Weekly kill: Processor grids rise, but is it likely to deliver any more cattle?

Jon Condon, 09/08/2016

EVEN amidst some of the biggest trading losses ever recorded by beef processors, competitive tensions between large exporters for the meagre offering of slaughter cattle available across eastern Australia have pushed some direct consignment grids higher this week.

oakey-1Some Queensland direct consignment offers this week now sit at 590c/kg for four-tooth grassfed heavy steer, up a further 10c, and heavy cow now at 540c/kg, also up 10c.

But is it delivering one more beast to the chain?

Unlikely, the latest National Livestock Reporting Service weekly kill report suggests.

Last week’s eastern states kill report indicates that just 122,632 head were processed across the five eastern-most states. That’s on top of an already meagre four-week cycle that has produced average weekly kills well short of 125,000 head.

This current week will be affected, also, by mid-week closures at a number of large factories in the Brisbane region, observing the annual show holiday.

Queensland’s kill last week remained well short of 70,000 head, back about 18 percent on this time last year. In NSW, the kill was a mammoth 31pc behind this time last year, at 25,162 head.

Victoria was 20pc back, year on year, to 19,688 head; South Australia was -47pc in yearly comparisons at 4657 head, while Tasmania was 19pc down at 3785 head.

Further tough decisions ahead

With the month not yet two weeks old, it means that August is shaping up every bit as bad, for slaughter cattle procurement, as earlier predicted.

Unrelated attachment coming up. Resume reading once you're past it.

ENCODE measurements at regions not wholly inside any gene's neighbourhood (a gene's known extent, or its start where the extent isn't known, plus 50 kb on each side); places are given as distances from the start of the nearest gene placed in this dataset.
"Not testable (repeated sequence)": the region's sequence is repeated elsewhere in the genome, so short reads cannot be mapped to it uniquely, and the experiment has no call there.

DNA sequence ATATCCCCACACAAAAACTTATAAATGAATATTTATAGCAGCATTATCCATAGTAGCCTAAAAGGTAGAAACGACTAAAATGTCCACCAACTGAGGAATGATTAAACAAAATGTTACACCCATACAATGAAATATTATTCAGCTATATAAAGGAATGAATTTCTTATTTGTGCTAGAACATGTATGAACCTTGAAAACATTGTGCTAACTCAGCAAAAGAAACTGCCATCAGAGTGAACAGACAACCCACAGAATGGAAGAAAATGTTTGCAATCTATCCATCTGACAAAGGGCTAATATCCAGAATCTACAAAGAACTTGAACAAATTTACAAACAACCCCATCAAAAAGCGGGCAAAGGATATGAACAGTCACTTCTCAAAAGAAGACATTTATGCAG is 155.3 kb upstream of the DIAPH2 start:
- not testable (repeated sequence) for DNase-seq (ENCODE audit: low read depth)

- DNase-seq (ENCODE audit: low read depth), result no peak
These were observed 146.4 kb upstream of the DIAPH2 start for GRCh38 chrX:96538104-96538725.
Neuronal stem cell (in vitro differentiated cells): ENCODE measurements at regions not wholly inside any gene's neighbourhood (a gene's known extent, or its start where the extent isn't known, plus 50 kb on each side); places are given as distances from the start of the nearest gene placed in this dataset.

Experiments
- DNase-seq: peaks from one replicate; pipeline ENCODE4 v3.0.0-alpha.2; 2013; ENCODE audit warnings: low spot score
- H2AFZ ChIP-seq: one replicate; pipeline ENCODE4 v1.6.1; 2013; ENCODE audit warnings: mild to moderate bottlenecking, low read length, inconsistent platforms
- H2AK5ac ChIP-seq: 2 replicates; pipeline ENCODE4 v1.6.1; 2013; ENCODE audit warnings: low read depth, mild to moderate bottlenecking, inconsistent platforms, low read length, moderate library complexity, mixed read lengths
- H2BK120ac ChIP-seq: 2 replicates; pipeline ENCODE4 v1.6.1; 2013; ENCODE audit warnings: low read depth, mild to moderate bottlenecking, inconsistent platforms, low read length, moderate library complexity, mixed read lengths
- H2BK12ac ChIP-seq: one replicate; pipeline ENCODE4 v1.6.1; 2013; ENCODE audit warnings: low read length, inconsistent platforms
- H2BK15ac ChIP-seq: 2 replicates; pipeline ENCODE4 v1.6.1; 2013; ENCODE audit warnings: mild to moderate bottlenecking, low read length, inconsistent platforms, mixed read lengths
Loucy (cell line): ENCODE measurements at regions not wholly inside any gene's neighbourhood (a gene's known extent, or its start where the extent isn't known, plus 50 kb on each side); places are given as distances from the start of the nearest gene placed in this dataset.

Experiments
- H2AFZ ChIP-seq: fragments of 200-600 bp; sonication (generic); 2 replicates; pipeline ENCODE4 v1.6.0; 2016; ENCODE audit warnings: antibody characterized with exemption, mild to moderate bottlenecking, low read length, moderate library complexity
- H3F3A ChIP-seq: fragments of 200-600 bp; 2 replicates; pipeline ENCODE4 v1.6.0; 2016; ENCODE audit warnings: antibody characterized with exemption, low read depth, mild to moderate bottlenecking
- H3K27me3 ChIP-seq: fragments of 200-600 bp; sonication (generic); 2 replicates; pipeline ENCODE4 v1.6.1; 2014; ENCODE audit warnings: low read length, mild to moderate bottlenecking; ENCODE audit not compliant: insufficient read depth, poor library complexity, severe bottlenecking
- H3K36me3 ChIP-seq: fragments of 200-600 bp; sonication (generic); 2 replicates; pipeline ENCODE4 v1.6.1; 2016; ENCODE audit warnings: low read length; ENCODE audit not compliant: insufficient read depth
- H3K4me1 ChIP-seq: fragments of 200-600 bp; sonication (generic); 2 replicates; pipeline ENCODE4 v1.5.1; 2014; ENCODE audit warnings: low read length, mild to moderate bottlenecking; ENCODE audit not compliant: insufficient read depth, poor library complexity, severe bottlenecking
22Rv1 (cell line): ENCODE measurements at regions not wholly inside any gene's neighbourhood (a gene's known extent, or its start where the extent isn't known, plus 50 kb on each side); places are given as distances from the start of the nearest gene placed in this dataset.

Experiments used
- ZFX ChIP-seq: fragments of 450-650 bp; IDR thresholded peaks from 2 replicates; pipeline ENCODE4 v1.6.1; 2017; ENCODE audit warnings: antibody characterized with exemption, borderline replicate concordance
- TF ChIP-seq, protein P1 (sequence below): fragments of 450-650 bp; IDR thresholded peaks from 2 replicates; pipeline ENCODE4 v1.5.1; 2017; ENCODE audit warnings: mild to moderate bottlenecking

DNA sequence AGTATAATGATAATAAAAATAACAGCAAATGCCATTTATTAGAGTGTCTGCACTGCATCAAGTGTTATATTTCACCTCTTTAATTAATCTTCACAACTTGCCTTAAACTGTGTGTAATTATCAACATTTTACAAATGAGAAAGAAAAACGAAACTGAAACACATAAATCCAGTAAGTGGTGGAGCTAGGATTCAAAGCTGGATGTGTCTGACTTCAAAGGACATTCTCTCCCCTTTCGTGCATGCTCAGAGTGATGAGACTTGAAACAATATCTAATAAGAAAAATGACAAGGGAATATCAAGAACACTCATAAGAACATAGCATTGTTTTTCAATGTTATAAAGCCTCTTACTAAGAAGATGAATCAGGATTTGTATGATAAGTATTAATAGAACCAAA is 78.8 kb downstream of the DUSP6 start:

There’s talk this week of further tough decisions by large export processors, in terms of managing operations to reflect the flow of cattle. At least one large operator is apparently contemplating a week-long closure at one of its flagship Queensland plants – possibly longer. That’s on top of already heavily restricted killing operations. That would make some sense, given worker entitlement accruals since the start of the season.

At least one other large processor is meeting tomorrow to discuss where it goes from here, operations-wise.

The latest rise in Queensland cattle grids appears to be all about major competitors trying to protect market share in a viciously tight supply environment, rather than any semblance of positive meat market outlook.

A fortnight ago, there was an encouraging 20c/kg surge in the 90CL grinding beef price into the US, but that rally proved short-lived, as the combination of demand and a rising currency dissolved that price advance last week. The last imported frozen 90CL quote from Steiner Consulting has the price down A16.4c, to 601.7c CIF.

The catalyst for recent processor grid adjustments in Queensland appears to be circumstances in Central Queensland, where cattle supply has been relatively better off than most other parts of the state.

One export processor a few weeks ago raised its offer for kills in the region to match pricing seen in southern Queensland plants. That was unusual, as typically, Central Queensland sheds like Lakes Creek, JBS Rockhampton and Teys Biloela are about 10c/kg behind pricing seen in southern parts of the state.

What that did was ‘bend’ a few extra cattle the way of the early-mover, but it was never going to be long before its major rival had to follow suit, and lift the southern Queensland grid, also, to maintain some attraction in shipping Central Queensland cattle further south.

It’s also had the effect of squaring-up some of the deficit that was evident earlier between slaughter cattle and saleyards pricing, especially when the expense involved in the saleyards option is taken into account.

Other plants in southern Queensland this week remain at 580c/kg for four-tooth steer, and 525c/kg on heavy cows, determined not to throw good money after bad in a futile attempt to source more cattle, at an even greater level of loss.

Has the bell now rung in the current extraordinary price cycle? We’d argue it has, and when the pendulum starts to shift the other way, the correction is likely to be both abrupt, and steep.








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